Rembrandt's Sympathy for the Poor Still Holds Lessons Today

Seventeenth-century stimulus package
Rembrandt Van Rijn, Beggars receiving alms at the door of a house (1648), Courtesy Landau Traveling Exhibitions

It’s Not Such a Wonderful Life
Rembrandt’s etchings of beggars and paupers were controversial in their time.
Good thing our attitude toward the poor has evolved so much then, right?

Last month, the city of Santa Ana decided to lock down its recycling bins for a dozen residents in the Wilshire Square district so that the destitute part of the population couldn’t raid the Dumpsters for recyclable cans and bottles. It clearly doesn’t matter to anyone that the few cents made from the disposables can mean enough for a fast-food-menu meal, but the city-contracted trash hauler Waste Management needs to make its bank, damn it, so the poor can just go to hell.

How ironic and appropriate, then, that within the city’s boundaries, the Bowers Museum of Cultural Art is hosting “Sordid and Sacred: The Beggars in Rembrandt’s Etchings—Selections from the John Villarino Collection,” a traveling exhibition of Dutch painter Rembrandt Van Rijn’s deeply empathetic works featuring the impoverished.

At the time Rembrandt did his etchings—1629 through 1654—the poor were looked upon in much the same way as now, wrapped up and surrounded by a religious arrogance that equates poverty with heavenly punishment and wealth with blessing.

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Rembrandt took a stand against his artistic contemporaries at the time and was one of the first to portray the destitute with sympathy (French artist Jacques Callot trumped him by a few years with his collection Les Gueux in 1622), even going so far as to etch a self-portrait surrounded by the faces and bodies of beggars in Sheet of studies, head of Rembrandt, beggars, entire picture.

The artist, who would later die in poverty, portrayed les miserables with a journalistic fervor, every shoeless child, public urination, dirty extended hand or mental illness scratched out in grim detail. But he also, controversially, gave them a kind of divine humanity, placing them in saintly poses that any person of his time would have immediately understood. In Two tramps, a man and a woman, the couple walks, a bundle on the woman’s back like a child in swaddling clothes; The strolling musicians’ two men and a dog playing to a family is reminiscent of the Three Wise Men’s visit and features Rembrandt’s trademark chiaroscuro, as does the more explicitly religious trio of Jesus, Joseph and Mary as poor beggars in 1654’s The flight into Egypt: crossing a brook.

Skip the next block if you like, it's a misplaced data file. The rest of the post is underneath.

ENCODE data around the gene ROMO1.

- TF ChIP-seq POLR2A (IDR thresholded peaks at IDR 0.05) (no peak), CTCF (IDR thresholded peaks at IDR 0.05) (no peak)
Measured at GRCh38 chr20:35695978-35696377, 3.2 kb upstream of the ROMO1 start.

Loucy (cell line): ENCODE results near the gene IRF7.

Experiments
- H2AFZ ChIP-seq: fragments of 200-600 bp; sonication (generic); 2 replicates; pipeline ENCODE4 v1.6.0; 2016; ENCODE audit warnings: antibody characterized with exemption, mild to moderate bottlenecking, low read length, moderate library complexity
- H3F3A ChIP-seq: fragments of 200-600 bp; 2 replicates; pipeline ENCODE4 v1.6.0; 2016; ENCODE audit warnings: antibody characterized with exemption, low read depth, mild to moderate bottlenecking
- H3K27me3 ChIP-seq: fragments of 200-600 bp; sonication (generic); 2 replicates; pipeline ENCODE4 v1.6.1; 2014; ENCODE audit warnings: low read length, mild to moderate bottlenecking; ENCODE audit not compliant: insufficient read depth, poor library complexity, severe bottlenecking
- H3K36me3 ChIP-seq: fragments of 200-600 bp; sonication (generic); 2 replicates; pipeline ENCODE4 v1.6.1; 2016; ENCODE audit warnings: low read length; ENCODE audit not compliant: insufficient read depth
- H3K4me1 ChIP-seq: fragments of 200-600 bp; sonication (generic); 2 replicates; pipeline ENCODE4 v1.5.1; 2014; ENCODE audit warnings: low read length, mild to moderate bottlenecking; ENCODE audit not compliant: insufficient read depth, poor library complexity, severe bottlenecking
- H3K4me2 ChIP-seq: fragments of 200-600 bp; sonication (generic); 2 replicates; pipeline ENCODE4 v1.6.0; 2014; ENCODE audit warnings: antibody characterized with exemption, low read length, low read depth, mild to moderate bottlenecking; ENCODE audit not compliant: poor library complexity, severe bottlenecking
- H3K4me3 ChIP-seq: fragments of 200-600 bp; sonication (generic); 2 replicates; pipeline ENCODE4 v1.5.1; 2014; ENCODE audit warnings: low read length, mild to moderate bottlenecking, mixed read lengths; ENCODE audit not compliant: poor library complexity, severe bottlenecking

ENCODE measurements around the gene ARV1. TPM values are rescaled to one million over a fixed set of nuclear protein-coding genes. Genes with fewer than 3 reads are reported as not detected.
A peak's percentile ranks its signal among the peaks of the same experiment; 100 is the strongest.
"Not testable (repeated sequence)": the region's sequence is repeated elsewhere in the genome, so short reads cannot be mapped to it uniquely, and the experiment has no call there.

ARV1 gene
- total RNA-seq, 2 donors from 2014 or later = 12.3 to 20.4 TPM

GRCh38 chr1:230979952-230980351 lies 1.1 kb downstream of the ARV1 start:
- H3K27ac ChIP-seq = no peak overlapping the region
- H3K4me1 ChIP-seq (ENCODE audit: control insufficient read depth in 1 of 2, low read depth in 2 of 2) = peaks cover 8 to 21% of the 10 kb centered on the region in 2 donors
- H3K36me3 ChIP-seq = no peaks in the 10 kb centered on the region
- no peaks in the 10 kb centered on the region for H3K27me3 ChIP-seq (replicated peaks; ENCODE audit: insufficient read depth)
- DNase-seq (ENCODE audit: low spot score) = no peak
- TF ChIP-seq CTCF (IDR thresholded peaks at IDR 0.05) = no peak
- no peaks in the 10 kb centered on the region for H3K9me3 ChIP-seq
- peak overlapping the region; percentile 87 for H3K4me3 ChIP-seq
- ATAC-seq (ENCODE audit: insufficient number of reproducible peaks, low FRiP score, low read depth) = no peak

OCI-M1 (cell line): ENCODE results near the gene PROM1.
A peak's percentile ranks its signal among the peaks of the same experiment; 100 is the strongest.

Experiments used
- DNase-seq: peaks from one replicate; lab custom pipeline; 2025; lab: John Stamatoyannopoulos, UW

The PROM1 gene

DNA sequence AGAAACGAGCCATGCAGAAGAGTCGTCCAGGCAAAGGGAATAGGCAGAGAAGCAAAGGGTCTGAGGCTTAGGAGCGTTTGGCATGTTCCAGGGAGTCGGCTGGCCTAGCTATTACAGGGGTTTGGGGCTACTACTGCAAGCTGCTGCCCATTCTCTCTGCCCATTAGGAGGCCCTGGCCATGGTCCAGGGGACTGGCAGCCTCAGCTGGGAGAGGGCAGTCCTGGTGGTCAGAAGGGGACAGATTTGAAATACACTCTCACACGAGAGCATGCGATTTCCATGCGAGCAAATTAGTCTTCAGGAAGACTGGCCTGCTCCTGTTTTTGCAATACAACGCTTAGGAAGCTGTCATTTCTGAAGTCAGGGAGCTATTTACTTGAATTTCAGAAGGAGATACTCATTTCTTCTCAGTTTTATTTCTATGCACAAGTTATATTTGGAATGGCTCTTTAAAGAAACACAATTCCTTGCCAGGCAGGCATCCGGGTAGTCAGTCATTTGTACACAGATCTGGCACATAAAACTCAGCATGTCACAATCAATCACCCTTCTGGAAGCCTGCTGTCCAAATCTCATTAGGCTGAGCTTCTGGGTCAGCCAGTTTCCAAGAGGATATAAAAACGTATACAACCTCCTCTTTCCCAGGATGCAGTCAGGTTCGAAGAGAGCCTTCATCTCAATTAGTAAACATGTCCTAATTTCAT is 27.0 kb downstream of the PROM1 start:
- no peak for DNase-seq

In choosing the 36 etchings, curator Gary Schwartz (who also contributed the excellent essays posted in the gallery) could have trimmed down the number of solitary disheveled figures leaning on walking sticks—they have a tendency to blend in with one another, distinguished only by gender and even then not so much—but most of the pictures teem with a life that threatens to spill past their tiny borders. In The blind fiddler, a hulking behemoth plays his instrument alone, except for a small dog tethered to him. The pancake woman is surrounded by customers awaiting her food preparation, as a hungry dog tries to snatch a child’s meal. The man who hands a couple and their children a coin in Beggars receiving alms at the door of a house (1648) is almost indistinguishable from them, except for the cut of his clothes and empathetic face. In contrast, a homeowner looks away as he rudely dismisses The rat catcher, a man in a long hat holding a staff adorned with the corpses of vermin, a small boy nearby holding an empty box waiting to be filled with more.

Paper was expensive in Rembrandt’s time, so many of the etchings are very small (some just a few inches tall), and I have no doubt I missed a great deal the day I went. I overheard the owner of the collection talking about going to Target to buy a box of magnifying glasses after the press exhibition, and I hope he followed through with that plan. There were just two glasses for four pictures, and the difference between viewing images aided and unaided was pretty illuminating, with faint details popping out of the work with just a minimum of visual amplification.

As I sit and reread LA Times reports of Wilshire Square residents “frightened” by homeless people digging through their trash cans out on the street or irked that their beauty sleep is disrupted by the sound of glass bottles being collected in the wee hours, perhaps it’s wishful thinking they’ll accidentally visit the Bowers exhibit. The humbling experience of Rembrandt’s work would melt the ice around the coldest of hearts, and there’s no reason it wouldn’t do the same to the city’s dozen Mr. Potters as well.

“Sordid and Sacred” at the Bowers Museum of Cultural Art, 2002 N. Main St., Santa Ana, (714) 567-3600; Open Tues-Sun., 10 a.m.-4 p.m.; fourth Thursday of every month, 10 a.m.-8 p.m. Through Aug. 23. $9-$12.

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